Sarcoidosis is an inflammatory disease and is characterized by the growth of tiny collections of inflammatory cells. These patches of inflamed cells can occur in different parts of the body but are most common, or most likely to affect the lungs, lymph nodes, eyes and skin. Most cases are only temporary, and over half heal without any treatment at all.
Of all the parts of the body which can be affected, the lungs are the most common organs to be hit by sarcoidosis. This is known as pulmonary sarcoidosis, which specifically presents as small patches of inflamed cells on the breathing tubes of the lungs, known as the bronchioles, the tiny air sacs contained in the lungs, known as the alveoli, or on the lymph nodes. Pulmonary sarcoidosis can cause serious complications with breathing by causing scar tissue in the lungs, and decreasing the ability of the lungs to function efficiently and exchange oxygen to and from the bloodstream.
What causes sarcoidosis?
The exact cause of sarcoidosis is not known, but the medical community believes that it is a result of the body and it’s immune system responding to some type of foreign substance, probably something that was inhaled. Currently there is no cure for sarcoidosis, but the condition is manageable with the right treatment plan. In many cases, sarcoidosis will resolve, or go away on its own. If, on the other hand, sarcoidosis does not clear up shortly after it first appears, The signs and symptoms can last for many years and as a result cause internal scarring and organ damage.In serious cases, medical clinicians will treat the symptoms a patient is having, in order or improve lung function and help improve organ function.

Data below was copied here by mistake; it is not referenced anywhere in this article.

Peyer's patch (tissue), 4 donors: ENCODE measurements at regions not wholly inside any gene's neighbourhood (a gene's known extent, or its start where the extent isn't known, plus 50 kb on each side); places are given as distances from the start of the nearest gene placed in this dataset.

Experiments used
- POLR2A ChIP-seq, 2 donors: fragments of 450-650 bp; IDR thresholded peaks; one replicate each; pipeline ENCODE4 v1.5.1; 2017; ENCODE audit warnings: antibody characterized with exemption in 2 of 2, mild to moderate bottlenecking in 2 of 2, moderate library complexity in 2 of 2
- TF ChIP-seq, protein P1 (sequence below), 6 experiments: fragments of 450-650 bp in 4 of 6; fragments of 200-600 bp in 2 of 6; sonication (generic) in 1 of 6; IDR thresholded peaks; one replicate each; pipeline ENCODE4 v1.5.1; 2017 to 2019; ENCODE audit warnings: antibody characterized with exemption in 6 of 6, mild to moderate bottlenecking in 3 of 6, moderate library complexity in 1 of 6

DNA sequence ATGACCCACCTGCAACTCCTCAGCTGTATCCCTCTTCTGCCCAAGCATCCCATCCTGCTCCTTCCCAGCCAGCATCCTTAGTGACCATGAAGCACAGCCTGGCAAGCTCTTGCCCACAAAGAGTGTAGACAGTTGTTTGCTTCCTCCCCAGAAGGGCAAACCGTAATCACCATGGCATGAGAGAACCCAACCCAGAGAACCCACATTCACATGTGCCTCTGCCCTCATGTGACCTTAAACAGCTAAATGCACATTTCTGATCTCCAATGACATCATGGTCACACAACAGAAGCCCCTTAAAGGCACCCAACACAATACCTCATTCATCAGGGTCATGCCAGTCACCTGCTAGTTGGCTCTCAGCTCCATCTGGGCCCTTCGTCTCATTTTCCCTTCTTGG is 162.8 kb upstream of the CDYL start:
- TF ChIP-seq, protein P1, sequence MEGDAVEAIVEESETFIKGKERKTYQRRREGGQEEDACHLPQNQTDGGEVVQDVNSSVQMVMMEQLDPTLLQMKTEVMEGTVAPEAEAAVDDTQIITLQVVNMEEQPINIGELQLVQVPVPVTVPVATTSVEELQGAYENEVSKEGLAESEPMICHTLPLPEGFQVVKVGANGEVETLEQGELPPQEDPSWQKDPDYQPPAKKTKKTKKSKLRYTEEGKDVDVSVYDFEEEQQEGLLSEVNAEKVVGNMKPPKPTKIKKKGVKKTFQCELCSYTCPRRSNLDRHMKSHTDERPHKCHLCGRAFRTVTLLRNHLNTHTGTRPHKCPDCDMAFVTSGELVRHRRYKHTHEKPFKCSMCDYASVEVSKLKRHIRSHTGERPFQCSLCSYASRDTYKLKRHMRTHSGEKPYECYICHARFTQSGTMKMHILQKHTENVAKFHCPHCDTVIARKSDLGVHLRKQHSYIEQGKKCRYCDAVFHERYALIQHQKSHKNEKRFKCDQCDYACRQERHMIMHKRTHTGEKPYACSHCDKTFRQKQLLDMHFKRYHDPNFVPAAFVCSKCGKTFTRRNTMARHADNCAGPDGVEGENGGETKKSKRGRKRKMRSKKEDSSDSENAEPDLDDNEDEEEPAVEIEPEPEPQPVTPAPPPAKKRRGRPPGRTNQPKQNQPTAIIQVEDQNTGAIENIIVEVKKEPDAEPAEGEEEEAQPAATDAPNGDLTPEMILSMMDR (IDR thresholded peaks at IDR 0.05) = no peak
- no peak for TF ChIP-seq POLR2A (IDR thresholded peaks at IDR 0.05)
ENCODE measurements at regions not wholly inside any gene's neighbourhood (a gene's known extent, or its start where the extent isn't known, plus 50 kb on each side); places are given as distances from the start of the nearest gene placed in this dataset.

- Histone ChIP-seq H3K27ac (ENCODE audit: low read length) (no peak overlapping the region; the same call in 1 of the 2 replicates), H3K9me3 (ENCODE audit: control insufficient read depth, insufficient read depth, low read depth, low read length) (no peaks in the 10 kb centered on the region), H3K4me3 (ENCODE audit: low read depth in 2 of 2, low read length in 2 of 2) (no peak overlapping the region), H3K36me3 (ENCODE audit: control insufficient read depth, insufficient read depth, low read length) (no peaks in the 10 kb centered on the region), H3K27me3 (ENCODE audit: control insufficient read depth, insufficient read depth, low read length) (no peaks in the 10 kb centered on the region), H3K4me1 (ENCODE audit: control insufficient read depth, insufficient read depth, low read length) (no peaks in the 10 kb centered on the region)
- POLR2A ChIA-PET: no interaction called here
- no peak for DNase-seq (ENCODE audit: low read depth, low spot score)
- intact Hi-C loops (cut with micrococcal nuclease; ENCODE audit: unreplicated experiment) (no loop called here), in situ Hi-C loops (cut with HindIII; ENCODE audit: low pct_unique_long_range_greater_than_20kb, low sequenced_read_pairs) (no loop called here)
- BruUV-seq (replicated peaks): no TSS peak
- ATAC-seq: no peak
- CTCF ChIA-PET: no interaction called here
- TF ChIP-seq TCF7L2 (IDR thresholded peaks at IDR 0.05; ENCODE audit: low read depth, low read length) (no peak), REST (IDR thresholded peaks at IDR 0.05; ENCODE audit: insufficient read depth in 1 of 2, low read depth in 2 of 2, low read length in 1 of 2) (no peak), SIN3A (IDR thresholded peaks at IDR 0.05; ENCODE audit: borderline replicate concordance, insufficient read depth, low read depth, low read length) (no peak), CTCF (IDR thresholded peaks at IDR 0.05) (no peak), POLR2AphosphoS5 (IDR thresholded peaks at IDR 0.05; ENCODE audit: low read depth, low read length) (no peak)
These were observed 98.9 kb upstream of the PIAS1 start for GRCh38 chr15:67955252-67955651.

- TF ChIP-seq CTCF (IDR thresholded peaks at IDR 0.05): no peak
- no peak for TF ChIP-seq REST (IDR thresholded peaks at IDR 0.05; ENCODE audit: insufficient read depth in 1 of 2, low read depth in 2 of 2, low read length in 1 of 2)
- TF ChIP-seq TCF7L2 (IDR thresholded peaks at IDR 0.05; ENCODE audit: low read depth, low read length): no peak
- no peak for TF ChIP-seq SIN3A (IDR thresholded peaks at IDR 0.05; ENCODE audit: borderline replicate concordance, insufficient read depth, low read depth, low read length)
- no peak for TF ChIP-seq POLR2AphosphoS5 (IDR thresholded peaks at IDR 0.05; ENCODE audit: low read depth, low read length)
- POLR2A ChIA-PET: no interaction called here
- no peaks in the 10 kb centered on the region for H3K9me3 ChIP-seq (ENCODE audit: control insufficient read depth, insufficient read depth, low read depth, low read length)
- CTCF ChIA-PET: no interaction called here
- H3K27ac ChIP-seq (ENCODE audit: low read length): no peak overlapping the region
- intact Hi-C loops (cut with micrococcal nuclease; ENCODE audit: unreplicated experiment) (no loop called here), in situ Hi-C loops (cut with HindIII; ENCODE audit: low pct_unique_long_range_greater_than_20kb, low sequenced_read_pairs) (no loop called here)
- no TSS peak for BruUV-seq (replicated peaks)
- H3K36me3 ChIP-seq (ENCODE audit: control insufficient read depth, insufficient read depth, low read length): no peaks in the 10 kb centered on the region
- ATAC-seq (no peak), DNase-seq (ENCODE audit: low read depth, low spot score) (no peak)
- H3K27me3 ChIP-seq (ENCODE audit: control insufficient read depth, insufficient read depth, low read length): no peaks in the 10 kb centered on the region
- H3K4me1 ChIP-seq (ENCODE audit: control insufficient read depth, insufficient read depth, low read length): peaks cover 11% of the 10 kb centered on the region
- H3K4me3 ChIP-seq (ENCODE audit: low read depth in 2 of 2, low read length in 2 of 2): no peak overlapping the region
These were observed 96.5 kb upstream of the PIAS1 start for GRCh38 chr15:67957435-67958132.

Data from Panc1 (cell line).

What are the symptoms of sarcoidosis?
- Swollen lymph nodes
- Weight loss
· a dry cough
· shortness of breath
· mild chest pain
Skin and body symptoms:
· a scaly rash
· red bumps on your legs
· sore eyes
· swollen, painful ankles
- Blurred vision
- Eye pain
- Severe redness
- Sensitivity to light
Who is most at risk for developing sarcoidosis?
Sarcoiosis can happen to anyone, but there are definitely certain people who are more at risk than others. Some of these risk factors include the following:
- Age and sex: Sarcoidosis is more likely to occur in people aged 20 to 40. Furthermore it is more common, or more likely to develop in women.
- Race: Sarcoidosis is more likely in african-Americans, and they have a much higher incidence of sarcoidosis than white people in America do. Additionally, the severity of sarcoidosis is worse in African Americans and more likely to occur and cause long term lung complications.
- Family history. If someone in your family has had sarcoidosis, you are more likely to develop the disease yourself.